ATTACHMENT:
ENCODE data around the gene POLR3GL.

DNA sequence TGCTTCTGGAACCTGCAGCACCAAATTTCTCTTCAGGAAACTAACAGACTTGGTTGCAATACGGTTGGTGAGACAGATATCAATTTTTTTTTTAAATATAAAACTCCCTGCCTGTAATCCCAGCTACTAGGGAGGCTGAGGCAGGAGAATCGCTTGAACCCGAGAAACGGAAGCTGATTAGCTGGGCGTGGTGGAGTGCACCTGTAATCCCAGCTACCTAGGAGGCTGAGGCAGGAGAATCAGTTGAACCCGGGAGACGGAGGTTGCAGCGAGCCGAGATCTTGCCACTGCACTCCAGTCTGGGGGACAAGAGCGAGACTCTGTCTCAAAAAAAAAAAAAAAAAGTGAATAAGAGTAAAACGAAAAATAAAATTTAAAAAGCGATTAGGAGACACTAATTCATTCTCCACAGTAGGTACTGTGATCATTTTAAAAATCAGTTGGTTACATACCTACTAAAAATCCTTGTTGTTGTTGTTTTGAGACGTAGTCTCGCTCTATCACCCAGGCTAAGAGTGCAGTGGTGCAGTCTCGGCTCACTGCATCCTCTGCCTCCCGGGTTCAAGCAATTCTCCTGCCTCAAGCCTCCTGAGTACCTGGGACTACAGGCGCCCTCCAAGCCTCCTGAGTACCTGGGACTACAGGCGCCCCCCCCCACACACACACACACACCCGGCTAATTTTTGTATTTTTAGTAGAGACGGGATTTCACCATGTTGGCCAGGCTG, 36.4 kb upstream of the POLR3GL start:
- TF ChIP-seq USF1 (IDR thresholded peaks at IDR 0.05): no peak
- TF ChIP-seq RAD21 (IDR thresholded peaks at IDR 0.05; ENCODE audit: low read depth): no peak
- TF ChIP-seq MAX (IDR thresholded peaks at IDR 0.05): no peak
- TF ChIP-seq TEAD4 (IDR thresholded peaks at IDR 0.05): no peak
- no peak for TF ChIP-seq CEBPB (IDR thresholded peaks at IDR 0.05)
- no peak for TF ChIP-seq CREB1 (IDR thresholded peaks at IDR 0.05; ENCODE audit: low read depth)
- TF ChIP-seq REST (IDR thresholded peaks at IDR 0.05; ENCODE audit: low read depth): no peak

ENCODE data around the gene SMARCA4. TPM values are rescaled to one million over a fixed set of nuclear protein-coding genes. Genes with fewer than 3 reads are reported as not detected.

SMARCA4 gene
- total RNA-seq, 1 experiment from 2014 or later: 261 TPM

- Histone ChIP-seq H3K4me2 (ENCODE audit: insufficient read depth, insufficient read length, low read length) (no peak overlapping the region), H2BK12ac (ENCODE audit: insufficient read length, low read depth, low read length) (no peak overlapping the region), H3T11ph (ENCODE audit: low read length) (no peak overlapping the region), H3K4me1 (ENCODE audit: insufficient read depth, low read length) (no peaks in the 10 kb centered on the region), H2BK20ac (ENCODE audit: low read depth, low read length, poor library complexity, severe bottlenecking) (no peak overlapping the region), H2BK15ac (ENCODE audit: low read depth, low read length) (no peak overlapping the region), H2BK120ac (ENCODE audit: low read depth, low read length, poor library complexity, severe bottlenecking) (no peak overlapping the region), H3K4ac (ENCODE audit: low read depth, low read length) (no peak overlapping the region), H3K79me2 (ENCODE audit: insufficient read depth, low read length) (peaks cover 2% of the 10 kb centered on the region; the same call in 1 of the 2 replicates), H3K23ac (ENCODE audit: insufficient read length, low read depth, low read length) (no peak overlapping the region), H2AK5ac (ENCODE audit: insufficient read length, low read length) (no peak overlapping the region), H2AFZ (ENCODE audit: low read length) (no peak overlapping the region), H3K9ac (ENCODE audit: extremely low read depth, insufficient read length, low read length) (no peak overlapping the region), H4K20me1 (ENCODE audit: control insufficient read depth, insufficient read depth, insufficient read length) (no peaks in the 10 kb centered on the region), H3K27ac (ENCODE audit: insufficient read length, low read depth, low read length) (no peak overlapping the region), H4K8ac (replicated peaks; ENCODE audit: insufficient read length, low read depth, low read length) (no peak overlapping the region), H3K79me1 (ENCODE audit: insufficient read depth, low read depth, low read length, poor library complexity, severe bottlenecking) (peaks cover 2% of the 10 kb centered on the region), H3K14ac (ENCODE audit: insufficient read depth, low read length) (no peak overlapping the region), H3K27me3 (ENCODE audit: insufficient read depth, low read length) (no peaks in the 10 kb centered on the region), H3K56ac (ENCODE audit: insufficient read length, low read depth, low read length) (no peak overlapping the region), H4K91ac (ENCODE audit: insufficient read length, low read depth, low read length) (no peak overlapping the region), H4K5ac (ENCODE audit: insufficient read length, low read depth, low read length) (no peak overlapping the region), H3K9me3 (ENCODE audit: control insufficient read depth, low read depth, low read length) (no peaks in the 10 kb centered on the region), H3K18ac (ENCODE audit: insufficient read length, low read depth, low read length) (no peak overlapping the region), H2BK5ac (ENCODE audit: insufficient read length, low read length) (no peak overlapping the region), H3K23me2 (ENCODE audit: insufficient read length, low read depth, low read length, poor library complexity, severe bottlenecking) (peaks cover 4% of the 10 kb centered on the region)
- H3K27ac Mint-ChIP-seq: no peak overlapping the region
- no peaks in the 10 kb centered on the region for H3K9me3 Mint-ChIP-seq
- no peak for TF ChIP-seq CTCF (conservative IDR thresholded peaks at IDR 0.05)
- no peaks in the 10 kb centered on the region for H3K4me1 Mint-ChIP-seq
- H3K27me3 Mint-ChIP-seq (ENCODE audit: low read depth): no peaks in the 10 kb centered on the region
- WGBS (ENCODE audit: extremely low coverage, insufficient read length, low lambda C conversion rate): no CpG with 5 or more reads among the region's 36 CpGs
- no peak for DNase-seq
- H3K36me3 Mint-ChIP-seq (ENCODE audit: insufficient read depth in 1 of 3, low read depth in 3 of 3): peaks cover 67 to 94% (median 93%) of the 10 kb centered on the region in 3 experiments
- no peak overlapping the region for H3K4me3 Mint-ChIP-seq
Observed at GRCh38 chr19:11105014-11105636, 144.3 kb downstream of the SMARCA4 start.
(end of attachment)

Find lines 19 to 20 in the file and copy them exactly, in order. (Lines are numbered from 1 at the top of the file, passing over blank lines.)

- WGBS (ENCODE audit: extremely low coverage, insufficient read length, low lambda C conversion rate): no CpG with 5 or more reads among the region's 36 CpGs
- no peak for DNase-seq